Without googling it, could you tell us what this means: My FICO® Score 8 from TransUnion® is 712, but my VantageScore® 3.0 from Experian™ is 820.
How’d you do?
If the math wasn’t mathin’ for you, that’s pretty common in the personal finance space. We learn a lot in school, but we either all ignored our teachers or skipped class the day they taught us about credit scores. That’s right: scores – with an S at the end.
Credit scores usually range from 300 – 850, and contrary to popular belief, you don’t have just one. You probably have hundreds of credit scores.
It can be challenging to figure out which scores matter most, how they’re different from each other and where to find these three-digit numbers that play such important roles in our financial lives.
And then there’s the big question: What’s the difference between FICO® Scores and credit scores. Are they the same thing? And if that’s a no, which one should we pay attention to?
What To Know About FICO® Scores vs. Credit Scores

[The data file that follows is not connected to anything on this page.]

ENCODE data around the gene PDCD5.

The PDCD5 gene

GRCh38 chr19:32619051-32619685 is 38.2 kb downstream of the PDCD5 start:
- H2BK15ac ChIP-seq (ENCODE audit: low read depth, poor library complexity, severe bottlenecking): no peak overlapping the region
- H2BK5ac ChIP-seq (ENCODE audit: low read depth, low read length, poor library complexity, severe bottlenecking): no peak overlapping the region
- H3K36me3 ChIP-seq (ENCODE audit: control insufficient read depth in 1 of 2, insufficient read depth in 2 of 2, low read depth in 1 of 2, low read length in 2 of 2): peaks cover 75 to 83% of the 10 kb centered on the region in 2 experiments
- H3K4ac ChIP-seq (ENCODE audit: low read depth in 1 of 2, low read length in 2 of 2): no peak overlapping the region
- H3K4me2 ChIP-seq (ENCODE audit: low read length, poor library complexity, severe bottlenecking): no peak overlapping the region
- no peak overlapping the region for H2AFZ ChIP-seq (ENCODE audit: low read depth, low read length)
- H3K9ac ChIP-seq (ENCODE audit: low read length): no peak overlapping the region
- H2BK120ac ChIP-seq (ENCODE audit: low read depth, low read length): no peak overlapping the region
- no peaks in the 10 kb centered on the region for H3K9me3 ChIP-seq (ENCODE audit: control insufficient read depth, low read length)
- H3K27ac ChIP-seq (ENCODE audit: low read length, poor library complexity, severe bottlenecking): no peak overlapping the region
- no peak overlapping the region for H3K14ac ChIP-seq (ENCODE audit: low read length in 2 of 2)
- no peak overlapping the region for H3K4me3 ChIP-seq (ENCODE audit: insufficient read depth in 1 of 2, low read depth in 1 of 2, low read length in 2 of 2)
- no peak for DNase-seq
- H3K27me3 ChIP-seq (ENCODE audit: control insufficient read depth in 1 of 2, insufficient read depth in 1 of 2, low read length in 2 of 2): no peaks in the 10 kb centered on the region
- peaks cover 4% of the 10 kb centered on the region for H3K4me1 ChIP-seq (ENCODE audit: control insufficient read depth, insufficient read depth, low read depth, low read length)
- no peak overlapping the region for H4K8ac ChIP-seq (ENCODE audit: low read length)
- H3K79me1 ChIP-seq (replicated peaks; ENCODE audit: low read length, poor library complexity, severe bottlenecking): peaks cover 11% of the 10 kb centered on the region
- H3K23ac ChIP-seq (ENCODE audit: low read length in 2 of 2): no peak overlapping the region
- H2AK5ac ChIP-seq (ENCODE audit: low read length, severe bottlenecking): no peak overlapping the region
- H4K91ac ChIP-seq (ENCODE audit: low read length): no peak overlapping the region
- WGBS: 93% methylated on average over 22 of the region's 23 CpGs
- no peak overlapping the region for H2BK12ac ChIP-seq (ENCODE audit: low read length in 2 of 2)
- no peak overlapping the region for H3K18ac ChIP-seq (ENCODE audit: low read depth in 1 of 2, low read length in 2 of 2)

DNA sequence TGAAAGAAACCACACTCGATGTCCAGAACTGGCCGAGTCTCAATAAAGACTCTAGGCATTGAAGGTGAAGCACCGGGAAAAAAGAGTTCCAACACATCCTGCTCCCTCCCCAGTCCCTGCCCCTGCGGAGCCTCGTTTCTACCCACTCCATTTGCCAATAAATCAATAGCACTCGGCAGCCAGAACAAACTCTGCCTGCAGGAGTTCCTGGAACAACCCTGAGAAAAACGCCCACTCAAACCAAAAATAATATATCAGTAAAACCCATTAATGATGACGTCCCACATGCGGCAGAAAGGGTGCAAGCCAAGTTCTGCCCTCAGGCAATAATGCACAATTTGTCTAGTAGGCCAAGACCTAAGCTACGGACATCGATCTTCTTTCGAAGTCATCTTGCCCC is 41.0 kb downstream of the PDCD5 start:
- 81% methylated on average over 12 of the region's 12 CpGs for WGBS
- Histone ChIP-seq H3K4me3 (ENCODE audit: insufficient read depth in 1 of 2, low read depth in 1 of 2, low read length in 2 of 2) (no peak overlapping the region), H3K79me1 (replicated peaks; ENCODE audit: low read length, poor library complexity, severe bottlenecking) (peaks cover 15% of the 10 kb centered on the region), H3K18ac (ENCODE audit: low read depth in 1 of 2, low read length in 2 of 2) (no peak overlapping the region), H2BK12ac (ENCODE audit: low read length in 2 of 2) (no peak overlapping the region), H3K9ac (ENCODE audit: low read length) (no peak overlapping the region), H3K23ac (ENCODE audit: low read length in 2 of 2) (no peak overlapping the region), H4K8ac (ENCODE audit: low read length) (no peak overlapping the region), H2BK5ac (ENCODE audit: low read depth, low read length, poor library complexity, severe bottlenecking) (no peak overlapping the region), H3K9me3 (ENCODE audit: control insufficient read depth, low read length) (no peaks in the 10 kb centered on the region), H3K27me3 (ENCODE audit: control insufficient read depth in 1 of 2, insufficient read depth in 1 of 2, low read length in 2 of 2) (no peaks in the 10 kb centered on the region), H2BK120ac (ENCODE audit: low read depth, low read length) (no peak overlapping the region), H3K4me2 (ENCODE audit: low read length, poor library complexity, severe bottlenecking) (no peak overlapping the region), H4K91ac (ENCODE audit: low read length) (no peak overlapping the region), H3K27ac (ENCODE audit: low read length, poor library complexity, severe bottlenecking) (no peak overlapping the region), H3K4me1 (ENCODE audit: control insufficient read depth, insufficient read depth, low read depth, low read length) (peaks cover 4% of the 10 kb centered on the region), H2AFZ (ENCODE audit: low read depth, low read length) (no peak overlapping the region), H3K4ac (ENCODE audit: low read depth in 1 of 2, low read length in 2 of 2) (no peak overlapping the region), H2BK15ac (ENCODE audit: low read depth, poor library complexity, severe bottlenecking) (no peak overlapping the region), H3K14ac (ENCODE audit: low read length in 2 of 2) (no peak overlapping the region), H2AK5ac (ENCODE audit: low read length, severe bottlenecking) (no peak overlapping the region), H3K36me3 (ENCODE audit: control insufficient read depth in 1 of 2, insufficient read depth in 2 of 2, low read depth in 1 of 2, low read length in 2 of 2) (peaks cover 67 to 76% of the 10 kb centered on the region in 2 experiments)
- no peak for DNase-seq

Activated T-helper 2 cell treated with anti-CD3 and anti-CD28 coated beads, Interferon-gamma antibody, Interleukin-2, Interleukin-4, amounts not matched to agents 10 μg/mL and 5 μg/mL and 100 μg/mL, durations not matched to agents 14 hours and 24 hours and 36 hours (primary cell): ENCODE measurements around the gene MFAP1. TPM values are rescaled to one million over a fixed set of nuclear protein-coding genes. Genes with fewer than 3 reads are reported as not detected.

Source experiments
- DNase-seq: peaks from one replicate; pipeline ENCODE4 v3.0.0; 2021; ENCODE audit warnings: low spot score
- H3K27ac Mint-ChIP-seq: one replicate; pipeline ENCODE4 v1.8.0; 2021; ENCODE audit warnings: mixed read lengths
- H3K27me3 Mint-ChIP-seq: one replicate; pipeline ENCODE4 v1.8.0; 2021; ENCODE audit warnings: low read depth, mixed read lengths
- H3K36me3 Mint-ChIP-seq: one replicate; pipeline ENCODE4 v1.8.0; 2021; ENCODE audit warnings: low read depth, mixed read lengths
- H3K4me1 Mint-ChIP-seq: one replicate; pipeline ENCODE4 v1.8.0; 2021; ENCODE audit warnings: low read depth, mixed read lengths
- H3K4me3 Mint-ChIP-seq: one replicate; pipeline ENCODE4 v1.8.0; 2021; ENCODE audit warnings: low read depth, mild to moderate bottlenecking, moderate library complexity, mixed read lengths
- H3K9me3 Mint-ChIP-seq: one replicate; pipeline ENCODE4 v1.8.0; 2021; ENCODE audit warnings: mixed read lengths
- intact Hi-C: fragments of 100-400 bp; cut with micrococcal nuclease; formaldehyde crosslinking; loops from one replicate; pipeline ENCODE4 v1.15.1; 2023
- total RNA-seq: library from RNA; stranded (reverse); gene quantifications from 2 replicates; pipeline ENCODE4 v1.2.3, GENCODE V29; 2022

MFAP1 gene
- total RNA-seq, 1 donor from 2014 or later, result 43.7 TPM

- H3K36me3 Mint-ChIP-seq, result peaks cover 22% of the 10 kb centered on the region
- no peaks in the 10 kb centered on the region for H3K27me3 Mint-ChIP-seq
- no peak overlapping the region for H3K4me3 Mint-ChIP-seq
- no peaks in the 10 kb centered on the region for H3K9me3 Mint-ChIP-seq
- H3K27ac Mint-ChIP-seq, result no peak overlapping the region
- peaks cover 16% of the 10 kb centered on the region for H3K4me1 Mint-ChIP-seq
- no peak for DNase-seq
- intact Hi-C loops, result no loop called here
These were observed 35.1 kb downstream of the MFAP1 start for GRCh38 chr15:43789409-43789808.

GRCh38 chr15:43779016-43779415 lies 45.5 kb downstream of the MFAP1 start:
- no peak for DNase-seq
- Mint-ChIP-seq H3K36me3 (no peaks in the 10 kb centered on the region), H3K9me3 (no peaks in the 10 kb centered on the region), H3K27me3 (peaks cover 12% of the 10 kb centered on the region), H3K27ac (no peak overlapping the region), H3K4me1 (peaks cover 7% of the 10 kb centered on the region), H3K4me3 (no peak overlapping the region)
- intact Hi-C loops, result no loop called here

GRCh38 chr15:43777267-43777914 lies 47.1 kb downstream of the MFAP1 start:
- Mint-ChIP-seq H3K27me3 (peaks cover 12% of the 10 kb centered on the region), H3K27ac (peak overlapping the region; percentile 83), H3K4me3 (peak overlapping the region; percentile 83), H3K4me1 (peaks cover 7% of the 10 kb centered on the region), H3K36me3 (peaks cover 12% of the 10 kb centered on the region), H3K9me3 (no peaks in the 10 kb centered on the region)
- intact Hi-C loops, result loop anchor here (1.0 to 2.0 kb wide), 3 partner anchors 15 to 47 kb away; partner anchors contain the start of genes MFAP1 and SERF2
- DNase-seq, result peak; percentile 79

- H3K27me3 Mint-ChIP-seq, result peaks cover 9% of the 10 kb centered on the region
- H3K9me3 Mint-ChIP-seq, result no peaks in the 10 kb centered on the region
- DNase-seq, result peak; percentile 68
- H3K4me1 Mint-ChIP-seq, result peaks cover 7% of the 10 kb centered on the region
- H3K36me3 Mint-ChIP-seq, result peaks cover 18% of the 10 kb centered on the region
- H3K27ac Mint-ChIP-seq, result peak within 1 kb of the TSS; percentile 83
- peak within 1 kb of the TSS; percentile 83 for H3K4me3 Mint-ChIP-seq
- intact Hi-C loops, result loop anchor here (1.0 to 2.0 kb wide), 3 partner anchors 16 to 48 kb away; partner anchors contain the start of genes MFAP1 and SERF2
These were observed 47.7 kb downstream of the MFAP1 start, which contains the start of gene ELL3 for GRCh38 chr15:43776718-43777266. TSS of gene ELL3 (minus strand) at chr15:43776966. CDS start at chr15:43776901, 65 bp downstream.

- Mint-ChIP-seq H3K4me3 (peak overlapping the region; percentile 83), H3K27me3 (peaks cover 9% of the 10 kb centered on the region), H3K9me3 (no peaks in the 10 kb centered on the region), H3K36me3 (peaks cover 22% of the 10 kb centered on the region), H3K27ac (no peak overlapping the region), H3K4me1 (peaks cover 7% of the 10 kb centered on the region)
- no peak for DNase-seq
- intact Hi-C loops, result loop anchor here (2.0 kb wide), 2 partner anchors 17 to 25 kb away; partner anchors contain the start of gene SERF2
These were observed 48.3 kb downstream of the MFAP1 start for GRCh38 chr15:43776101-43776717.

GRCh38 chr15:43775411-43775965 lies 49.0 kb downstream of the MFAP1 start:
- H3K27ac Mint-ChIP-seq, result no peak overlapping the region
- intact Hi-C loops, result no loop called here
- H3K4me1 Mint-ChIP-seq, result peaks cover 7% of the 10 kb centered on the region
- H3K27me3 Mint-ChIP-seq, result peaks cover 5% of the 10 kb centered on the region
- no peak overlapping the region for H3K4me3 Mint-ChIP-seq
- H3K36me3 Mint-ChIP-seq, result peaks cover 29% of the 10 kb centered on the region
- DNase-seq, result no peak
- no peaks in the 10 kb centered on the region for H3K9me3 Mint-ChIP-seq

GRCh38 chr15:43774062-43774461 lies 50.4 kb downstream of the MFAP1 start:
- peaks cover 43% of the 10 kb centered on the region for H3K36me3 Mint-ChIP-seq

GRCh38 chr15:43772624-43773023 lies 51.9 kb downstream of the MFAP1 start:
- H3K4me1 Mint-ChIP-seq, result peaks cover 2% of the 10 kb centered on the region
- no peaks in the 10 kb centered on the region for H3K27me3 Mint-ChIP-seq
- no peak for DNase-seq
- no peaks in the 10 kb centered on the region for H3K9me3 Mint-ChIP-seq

Lenders use credit scores to evaluate your creditworthiness. Your scores can affect your ability to get approved for a credit card, mortgage or personal loan. Your scores also play a role in determining what interest rates you’re offered on credit products.
The higher your scores are, the more attractive you’ll appear to lenders. Then there’s the flip side. The lower your credit scores are, the less attractive you’ll appear to lenders.
You have different credit scores because your lenders report your credit history to any (or all) of the three major credit bureaus – Equifax®, Experian™ and TransUnion®. Each bureau might have different information about you in their credit reports, and credit scores are calculated using the data in an individual credit report.
Each report can generate different scores even when the same scoring model is used to calculate the score.
Different companies offer credit scoring models. You may have heard of one of them: the Fair Isaac Corporation (aka FICO®).
FICO® Credit Scores, Explained
A FICO® Score is a type or brand of credit score (and the same goes for VantageScore® credit scores).
You’ve probably heard of it because it’s the most widely used. The FICO® score was created by the Fair Isaac Corporation back in 1989 and has become the gold standard for credit scores.
Let’s put it this way, if credit scores were sneaker brands, FICO® would be Nike. While there are other scores, 90% of “top lenders” use a FICO® Score in their lending decisions.